Pictures or it didn’t happen.
Well there aren’t and it did. Hanging out with Jason Ringenberg after the show was too precious to sully with an awkward request for a selfie. Brave enough to open for The Ramones in Texas, it’s his decency that’s most striking. That and the determination to tell the tales that nobody else is telling, like the story of the Tuskegee airmen.
There’s a fleeting moment in tonight’s show, as Jason is describing the Tuskegee fighter pilots’ 100% record of protecting Allied bomber flights over Germany, when the expected applause doesn’t come. Maybe this crowd is particularly anti-war. Maybe the looming large of exit from political union with our European neighbours engenders some reticence. The power of the story remains.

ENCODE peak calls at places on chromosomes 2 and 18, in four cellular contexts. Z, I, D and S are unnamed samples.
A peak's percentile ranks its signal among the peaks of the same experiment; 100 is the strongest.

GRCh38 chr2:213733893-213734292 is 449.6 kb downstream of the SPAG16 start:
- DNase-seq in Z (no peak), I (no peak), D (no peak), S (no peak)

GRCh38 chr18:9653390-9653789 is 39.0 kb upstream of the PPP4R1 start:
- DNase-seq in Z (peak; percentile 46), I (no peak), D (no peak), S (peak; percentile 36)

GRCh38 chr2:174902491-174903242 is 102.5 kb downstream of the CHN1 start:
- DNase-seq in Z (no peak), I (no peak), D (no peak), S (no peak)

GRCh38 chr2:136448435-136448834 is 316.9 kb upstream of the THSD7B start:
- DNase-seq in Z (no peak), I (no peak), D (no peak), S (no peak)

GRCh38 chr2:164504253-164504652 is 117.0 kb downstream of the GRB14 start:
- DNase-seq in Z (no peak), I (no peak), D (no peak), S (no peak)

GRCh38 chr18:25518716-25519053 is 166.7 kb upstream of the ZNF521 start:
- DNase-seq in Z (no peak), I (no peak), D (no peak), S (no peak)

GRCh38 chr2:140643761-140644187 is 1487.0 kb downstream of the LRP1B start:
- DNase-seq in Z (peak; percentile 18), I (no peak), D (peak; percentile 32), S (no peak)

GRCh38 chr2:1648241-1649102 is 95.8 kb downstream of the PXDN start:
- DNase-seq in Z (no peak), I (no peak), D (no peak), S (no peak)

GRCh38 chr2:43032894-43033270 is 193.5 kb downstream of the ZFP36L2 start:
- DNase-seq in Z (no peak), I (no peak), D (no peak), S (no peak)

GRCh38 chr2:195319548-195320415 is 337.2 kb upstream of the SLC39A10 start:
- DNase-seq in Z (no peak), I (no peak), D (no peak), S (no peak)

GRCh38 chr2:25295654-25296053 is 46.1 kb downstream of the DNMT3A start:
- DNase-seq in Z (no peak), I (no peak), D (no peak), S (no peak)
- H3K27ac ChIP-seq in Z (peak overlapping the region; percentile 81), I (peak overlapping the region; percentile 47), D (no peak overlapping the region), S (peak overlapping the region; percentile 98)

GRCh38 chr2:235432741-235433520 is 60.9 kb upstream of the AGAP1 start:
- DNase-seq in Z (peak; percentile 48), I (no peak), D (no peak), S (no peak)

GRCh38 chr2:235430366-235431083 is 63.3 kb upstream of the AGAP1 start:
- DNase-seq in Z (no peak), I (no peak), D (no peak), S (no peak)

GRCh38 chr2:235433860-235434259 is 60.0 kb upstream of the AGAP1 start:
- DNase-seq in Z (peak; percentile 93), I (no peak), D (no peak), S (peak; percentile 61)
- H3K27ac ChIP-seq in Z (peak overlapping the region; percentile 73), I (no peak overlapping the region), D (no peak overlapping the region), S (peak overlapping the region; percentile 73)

To be in a band, you think, is to exercise mastery over your instrument and the art of performance. The reality is transport logistics, rigging stages and PA systems, rudimentary sound engineering, manual handling. Tonight I’m running Jason’s merch stall. There’s an unintended consequence in so much as before the first set I’ve met and exchanged pleasantries with half the audience making the shared experience of the show all the sweeter.
We reminisce about a time when I did take a fan photo: My now adult son posing with Farmer Jason in this club close to twenty years ago. We quietly ponder the swift passage of time. Don’t meet your heroes, they say. Sometimes their humanity can only render them more heroic.